And as much as I love the Cooper S, I’m infatuated just that bit more by the BMW 320d. It’s the antidote to the hard work we know we must aspire to, but can’t. It’s the ally to the lazy showboater. It’s a sleeping hooligan that’s easy to get along with, if ever there were such a thing. It’s perfect. It also gets a 2.0-litre engine, but petrol gets swapped out for diesel and, crucially, the rear wheels give the fronts some breathing room by taking charge of power delivery, unlike the Cooper S. Don’t underestimate the load that the Cooper S has to go through by making its front wheels put the power down and steer at the same time. It’s a tiresome job and the 320d gets that. It’s also why the 3 is so much easier to slide around and get some opposite lock.
Oversteer is the 3’s partner the moment you disable the traction control, and nowhere is this fact dramatised more than on the low-traction confines of an open beach. Whereas on an open road the 3’s steering is quick and responsive, the beach lends its steering a slightly tougher time. Its deftness remains, but the heft required to manoeuvre the thing goes up ever so slightly. It’s similar to the Cooper S in that regard but the results are a lot more dramatic, honestly. The thing with the 3 is that it allows you to be yourself. It almost adapts to your inefficiencies and grows to love you for it. It’s very dissimilar to the Cooper S in that sense and I love it for that. When I started the day off with these two, I was smitten by the Cooper S’s ways. It’s the obvious choice and not for no reason. But the 3 just lends itself to your incompetence so much better. I know this will be hard to believe but it’s just more fun to drive. This is a bit personal, but I love the 3’s sleeper-like attributes more than the Cooper S’s in-your-face brashness, too. I like knowing that I can go back to near-anonymous state when I need to and kick up a stor—er, wave when I want to.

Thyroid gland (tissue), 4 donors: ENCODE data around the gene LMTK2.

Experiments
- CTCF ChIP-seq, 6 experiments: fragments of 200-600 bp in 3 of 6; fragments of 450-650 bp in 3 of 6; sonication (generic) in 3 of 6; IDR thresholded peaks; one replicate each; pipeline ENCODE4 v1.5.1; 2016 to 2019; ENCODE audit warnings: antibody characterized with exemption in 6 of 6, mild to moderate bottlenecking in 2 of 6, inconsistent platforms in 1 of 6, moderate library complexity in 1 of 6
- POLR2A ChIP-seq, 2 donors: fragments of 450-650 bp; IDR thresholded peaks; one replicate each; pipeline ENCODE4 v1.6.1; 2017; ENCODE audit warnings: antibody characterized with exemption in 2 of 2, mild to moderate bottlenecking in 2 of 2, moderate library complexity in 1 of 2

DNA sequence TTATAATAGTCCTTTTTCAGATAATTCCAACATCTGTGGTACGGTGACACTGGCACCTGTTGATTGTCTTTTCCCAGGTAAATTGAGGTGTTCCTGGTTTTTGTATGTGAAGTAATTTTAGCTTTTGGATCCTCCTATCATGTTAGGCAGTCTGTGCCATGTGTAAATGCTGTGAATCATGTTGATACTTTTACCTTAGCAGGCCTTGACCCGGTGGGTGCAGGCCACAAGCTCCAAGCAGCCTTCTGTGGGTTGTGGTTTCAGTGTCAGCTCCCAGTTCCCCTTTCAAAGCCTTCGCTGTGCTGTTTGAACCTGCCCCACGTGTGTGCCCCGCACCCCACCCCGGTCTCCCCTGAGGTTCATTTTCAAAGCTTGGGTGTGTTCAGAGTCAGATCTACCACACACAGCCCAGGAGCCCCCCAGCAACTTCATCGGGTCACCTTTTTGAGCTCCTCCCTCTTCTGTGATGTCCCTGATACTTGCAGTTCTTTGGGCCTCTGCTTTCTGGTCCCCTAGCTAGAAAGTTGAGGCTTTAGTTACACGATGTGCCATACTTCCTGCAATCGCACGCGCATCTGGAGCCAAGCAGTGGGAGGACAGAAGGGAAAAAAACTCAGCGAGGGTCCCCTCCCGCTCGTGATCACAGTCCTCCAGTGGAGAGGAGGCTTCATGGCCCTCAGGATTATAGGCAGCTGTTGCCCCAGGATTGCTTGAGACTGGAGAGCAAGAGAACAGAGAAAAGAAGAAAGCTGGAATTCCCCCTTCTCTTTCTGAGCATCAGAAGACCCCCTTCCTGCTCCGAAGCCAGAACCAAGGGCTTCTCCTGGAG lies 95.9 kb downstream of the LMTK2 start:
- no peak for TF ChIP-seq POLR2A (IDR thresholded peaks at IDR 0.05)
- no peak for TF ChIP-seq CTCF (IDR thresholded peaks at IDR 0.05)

You’d think that by the end of this, I’d have liked to have stated that one clearly edges out the other, and my words so far definitely suggest the same. It’s obvious that I think the 3 is better fun than the Cooper S, but that’s putting it wrongly. To have two cars with the same displacement, nearly the same power, and a common manufacturer make such outrageously fun machines is plain bliss. Count yourself lucky. We cry and moan about a lot of things, but we’re already in the midst of something special. These machines prove it. Thank you, BMW. And just to make it clear, I was kidding. The 320d so wins this. *Slides away into the sunset*
Displacement: 1995cc, i-4, turbodiesel
Max power: 184 bhp@4000 rpm
Max torque: 38.7 kgm@1750 rpm
Transmission: 8-speed auto
F/R: 225/50 R17
L/W/H (mm): 4624/2031/1429
Wheelbase: 2810 mm
Ground clearance: 157 mm
Kerb weight: 1590 kg
Fuel capacity: 60 litres
PRICE: Rs 38.92 lakh (ex-showroom, Delhi)
Mini Cooper S JCW
Displacement: 1998cc, i-4, turbo petrol
Max power: 213 bhp@3400 rpm
Max torque: 32.6 kgm@1250 rpm
Transmission: 6-speed auto
F/R: 195/55 R16
L/W/H (mm): 3850/1727/1414
Wheelbase: 2495 mm
Ground clearance: 132 mm
Kerb weight: 1299 kg
Fuel capacity: 44 litres
PRICE: Rs 34.9 lakh (ex-showroom, Delhi)
[This story was originally published in our February 2017 issue]